Twenty-nine days and twenty-four thousand words later, a new version of Nikko’s Bond came into the world, polished and gleaming. I finished the latest draft on April 28th and spent the past three days polishing each chapter. I’d like to say it’s perfect, but we know nothing is ever error-free. Plus, I read through the manuscript less than twenty-four hours after writing it – not enough time to adequately separate myself from the words on the page.
Does this mean I think I’m sending Brianne an inferior product? No. The book is good – damn good – but it may contain a few inconsistencies that only time away from the text would permit me to catch. The plus side to this is by sending it to her, I’m getting another set of eyes on it, and hopefully between the two of us we’ll eliminate everything before she takes the manuscript out on submission.
Can you believe it? The next phase of my writing journey is nearly here. While I’ve been re-working a 50,000-word MG into a 73,000-word YA, my agent has been drafting a plan for pitching my novel to editors.
So much of this journey has been about me making my way on my own (staunch cheeleaders and allies not withstanding) that it’s a little mind-boggling to envision my agent speaking (and emailing and phoning) passionately on my manuscript’s behalf. From this point on, I have another person in my corner when it comes to my writing career.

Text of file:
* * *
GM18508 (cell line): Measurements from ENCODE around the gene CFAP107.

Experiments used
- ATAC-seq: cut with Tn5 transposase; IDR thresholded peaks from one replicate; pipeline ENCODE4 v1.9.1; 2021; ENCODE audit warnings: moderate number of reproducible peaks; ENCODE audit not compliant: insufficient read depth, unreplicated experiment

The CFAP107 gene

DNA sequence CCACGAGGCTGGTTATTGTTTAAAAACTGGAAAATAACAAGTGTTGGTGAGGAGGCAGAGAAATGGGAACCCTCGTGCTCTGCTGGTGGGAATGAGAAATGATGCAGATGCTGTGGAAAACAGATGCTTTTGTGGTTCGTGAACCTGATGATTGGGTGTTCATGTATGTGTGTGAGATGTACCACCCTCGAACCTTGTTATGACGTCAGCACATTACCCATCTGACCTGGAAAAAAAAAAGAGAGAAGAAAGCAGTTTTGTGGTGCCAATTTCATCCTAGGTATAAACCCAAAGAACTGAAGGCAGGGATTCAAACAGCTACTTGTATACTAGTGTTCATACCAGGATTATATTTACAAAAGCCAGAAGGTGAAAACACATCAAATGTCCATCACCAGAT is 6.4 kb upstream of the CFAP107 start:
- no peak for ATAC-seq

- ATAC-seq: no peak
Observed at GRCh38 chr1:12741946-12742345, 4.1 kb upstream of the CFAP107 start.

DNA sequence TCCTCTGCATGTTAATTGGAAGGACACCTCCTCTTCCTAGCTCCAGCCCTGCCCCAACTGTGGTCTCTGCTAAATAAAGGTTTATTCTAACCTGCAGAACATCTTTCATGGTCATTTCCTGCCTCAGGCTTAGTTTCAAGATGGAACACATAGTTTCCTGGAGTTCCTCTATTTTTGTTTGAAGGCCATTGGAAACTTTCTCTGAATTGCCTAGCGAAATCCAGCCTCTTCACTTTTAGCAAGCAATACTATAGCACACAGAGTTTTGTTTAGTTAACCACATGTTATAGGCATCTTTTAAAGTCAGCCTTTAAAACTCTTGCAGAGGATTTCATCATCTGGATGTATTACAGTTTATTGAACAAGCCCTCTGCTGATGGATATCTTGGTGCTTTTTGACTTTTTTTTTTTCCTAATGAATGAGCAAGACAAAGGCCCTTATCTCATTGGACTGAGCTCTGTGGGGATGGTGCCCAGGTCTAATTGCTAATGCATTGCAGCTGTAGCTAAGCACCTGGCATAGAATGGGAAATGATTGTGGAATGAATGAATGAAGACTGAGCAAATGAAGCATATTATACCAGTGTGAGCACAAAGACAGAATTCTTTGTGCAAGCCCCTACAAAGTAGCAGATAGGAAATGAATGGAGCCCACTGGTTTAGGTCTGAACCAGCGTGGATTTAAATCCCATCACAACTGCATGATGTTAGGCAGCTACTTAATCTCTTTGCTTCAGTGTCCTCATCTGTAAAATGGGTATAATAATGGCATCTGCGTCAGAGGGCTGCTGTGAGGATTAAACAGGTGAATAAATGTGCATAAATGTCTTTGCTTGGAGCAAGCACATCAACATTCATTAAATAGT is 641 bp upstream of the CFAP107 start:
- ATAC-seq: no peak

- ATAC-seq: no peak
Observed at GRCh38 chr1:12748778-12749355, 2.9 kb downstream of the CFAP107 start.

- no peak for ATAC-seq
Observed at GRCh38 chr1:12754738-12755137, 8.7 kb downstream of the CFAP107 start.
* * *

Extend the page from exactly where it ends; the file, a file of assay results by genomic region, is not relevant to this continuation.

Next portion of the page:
It’s a little frightening actually. For the first time since I decided to write a novel, I’m handing the lead over to someone else. At every other point in this journey I’ve had total control. I wrote what I wanted, queried who I wanted, and accepted the agent I wanted. Every success I had was mine to celebrate, and every setback was my responsibility.
I have total faith in my agent (if I didn’t, I would have been stupid to accept her offer), and I know she’ll keep me informed throughout the process – that’s not where the fear comes from. The fear is simply about letting go and letting someone else in. Before, if I failed I had no one to be disappointed in me other than me. Now, I have someone championing my book–putting her reputation on the line by vouching for me–and I find the prospect daunting. Self-doubt creeps in and I find myself wondering how I will ever live up to expectations.
(And now I can hear my cheerleader grinding her teeth and flexing her fingers in preparation for throttling me.)
Don’t worry, I’m not going to let my self-esteem spiral into the dumpster. This is my journey (my game, my rules, right?), and I’m going to love and learn from every step along the way. I guess I’m still struggling with the idea that I’m no longer walking the road alone.